On a funerary altar in Napoca the sign of the cross was carved inside the letter "O" of the original pagan inscription of the monument, and pagan monuments that were later Christianized were also found at Ampelum and Potaissa.For the period from the 9th to 11th centuries, in the regions from the East of Carpathians there are known more than 52 discoveries of Christian origin (moulds, brackets, pendants, groundsels, pottery with Christian signs, rings with Christian signs), many of them locally made; some of these discoveries and the content and the orientation of graves show that local people practised the Christian burial ceremony before the Christianization of Bulgars and Slavs.The Orthodox Church and the Romanian Church United with Rome were declared national churches in 1923.The Communist authorities abolished the latter, and the former was subordinated to the government in 1948.
However, the brothers Peter and Asen built a church in order to gather Bulgarian and Vlach prophets to announce that St Demetrius of Thessaloniki had abandoned their enemies, while arranging their rebellion against the Byzantine Empire.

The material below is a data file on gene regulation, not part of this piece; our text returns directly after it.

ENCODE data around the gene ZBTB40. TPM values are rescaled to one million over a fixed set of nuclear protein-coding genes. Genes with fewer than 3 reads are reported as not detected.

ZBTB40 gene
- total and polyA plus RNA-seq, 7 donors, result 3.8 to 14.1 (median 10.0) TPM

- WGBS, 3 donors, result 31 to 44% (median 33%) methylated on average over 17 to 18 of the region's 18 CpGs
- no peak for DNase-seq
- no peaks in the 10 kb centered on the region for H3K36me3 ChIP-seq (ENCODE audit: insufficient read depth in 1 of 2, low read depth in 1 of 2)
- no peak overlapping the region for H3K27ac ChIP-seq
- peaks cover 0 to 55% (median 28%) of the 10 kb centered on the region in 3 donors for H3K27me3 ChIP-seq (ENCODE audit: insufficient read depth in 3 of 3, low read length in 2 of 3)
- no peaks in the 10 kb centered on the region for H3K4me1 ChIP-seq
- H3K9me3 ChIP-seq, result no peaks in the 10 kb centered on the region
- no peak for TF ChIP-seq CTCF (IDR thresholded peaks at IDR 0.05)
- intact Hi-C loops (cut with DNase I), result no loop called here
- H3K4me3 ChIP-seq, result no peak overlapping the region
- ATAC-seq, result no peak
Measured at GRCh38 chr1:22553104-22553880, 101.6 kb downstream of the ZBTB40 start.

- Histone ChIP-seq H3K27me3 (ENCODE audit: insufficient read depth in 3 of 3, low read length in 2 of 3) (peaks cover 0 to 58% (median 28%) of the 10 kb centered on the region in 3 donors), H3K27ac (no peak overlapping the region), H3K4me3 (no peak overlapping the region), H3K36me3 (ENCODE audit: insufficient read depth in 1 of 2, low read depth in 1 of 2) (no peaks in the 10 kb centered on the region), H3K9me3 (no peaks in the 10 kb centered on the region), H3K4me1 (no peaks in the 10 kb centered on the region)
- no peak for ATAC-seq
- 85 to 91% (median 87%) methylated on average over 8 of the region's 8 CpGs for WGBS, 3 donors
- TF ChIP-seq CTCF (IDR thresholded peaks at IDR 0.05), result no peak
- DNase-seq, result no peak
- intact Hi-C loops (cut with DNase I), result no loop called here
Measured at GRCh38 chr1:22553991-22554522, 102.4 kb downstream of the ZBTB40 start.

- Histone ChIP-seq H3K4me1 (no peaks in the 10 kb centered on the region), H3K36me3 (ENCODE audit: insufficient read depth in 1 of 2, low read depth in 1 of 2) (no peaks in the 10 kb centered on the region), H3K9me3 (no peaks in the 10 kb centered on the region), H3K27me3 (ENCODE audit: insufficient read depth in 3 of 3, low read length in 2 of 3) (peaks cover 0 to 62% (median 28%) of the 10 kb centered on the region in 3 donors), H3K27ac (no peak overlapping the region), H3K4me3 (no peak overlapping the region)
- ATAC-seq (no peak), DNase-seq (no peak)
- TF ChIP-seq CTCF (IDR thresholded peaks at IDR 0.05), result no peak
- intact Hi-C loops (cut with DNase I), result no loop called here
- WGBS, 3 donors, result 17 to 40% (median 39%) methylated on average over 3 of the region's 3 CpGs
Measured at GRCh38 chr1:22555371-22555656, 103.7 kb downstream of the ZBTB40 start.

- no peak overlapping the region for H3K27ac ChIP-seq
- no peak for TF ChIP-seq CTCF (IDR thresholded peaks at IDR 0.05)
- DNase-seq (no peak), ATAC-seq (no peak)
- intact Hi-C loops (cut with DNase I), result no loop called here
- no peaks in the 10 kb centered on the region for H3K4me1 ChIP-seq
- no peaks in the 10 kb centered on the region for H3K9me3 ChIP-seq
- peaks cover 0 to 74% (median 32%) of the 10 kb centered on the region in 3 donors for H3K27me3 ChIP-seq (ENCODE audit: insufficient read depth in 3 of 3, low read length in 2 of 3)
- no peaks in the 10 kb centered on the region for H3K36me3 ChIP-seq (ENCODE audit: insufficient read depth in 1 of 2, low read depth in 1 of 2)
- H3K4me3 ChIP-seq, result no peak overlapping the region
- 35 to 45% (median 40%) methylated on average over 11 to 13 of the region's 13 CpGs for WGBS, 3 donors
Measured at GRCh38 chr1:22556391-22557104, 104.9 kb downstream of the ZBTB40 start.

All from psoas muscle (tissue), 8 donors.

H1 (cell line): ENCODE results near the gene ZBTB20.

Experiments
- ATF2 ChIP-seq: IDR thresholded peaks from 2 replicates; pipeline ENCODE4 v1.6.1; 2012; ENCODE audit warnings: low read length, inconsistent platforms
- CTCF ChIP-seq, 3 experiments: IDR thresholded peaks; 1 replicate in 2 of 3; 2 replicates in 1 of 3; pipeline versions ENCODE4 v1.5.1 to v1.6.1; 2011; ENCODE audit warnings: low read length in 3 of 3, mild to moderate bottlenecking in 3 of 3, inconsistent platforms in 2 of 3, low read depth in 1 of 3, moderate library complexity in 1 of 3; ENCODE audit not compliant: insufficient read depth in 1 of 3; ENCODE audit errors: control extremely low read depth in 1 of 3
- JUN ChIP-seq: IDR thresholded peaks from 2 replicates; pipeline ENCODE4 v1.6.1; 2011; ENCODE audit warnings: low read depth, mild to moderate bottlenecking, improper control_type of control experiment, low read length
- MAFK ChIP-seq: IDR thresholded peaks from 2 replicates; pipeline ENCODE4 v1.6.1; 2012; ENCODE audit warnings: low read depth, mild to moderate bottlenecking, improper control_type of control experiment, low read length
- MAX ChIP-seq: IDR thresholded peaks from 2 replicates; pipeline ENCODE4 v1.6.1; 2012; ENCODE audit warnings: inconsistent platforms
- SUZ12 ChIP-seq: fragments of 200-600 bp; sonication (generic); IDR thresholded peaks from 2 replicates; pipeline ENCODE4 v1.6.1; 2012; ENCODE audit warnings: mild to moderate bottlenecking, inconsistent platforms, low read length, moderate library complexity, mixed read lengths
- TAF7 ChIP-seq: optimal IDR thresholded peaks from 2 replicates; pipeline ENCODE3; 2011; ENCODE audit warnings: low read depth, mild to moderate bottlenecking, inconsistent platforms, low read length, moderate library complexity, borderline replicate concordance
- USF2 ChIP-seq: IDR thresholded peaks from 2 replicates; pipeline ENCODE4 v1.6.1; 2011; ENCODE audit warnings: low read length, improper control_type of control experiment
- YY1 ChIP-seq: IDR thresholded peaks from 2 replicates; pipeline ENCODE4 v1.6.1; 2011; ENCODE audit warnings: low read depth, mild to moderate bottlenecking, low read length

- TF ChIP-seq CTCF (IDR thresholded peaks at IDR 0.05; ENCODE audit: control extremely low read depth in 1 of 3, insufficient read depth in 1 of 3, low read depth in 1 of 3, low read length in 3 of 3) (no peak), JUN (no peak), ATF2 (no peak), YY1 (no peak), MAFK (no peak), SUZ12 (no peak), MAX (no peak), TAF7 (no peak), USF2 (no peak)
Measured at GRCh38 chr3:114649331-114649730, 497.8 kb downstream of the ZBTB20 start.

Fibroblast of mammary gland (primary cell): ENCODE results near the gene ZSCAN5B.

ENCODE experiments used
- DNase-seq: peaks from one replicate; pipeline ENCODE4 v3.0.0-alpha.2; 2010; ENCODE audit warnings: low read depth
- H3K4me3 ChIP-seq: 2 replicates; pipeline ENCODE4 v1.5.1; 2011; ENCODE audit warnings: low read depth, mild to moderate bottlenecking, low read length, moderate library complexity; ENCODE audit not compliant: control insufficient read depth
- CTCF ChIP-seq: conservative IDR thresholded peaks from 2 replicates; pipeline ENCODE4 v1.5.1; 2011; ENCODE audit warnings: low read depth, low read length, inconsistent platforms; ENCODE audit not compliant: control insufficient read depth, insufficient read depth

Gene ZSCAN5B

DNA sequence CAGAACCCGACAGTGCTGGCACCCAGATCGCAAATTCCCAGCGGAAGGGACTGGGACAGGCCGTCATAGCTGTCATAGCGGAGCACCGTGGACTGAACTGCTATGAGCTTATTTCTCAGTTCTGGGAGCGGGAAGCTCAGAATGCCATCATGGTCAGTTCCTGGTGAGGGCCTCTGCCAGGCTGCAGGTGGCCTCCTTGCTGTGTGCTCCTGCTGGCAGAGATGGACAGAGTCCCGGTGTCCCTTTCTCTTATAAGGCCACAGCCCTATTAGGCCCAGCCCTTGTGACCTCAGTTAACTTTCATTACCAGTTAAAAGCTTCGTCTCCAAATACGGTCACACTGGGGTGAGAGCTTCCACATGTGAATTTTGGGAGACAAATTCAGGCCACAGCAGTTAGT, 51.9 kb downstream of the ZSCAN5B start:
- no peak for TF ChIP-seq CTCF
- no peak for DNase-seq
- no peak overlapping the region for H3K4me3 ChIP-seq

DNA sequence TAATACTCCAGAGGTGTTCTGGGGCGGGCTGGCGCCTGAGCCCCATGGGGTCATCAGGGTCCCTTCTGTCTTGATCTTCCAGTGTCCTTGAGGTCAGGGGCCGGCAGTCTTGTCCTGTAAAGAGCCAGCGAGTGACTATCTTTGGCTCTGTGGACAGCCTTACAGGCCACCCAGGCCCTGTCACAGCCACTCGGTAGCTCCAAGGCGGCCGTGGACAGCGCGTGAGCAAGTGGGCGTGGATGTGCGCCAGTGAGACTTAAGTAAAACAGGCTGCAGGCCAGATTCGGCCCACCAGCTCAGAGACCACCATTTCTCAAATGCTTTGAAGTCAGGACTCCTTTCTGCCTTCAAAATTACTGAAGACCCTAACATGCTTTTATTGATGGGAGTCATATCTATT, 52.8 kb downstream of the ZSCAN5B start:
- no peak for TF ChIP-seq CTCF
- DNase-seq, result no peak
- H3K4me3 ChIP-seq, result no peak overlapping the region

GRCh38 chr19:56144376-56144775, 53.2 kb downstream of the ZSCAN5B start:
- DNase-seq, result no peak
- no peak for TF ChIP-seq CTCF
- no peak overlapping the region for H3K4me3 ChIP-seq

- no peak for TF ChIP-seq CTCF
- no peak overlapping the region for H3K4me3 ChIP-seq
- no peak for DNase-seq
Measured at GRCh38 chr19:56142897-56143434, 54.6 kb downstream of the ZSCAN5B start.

From the 15th century the four Eastern patriarchs and several monastic institutions in the Ottoman Empire also received landed properties and other sources of income, such as mills, in the two principalities.
Wallachia in particular became a leading center of the Orthodox world, which was demonstrated by the consecration of the cathedral of Curtea de Argeș in 1517 in the presence of the Ecumenical Patriarch and the Protos of Mount Athos.
Early medieval artefacts decorated with Christian symbols from Romania: 1 Barboși (Galați) 3rd–4th c., 2 Ruginoasa (Iași) 6th–8th c., 3 Botoșna (Suceava) 6th–8th c., 4 Borniș (Neamț) 6th–8th c., 5 Iași 9th–11th c.
The same is true for the Christian denominations of the main Christian holidays: Crăciunul ("Christmas") (from Latin calatio or rather from Latin creatio) and Paștele ("Easter") (from Latin Paschae); and also for the invocations to the deity: per deu(m) – zău! According to a concurring scholarly theory, the Romanians' ancestors turned to Christianity in the provinces to the south of the Danube (in present-day Bulgaria and Serbia) after it was legalized throughout the Roman Empire in 313.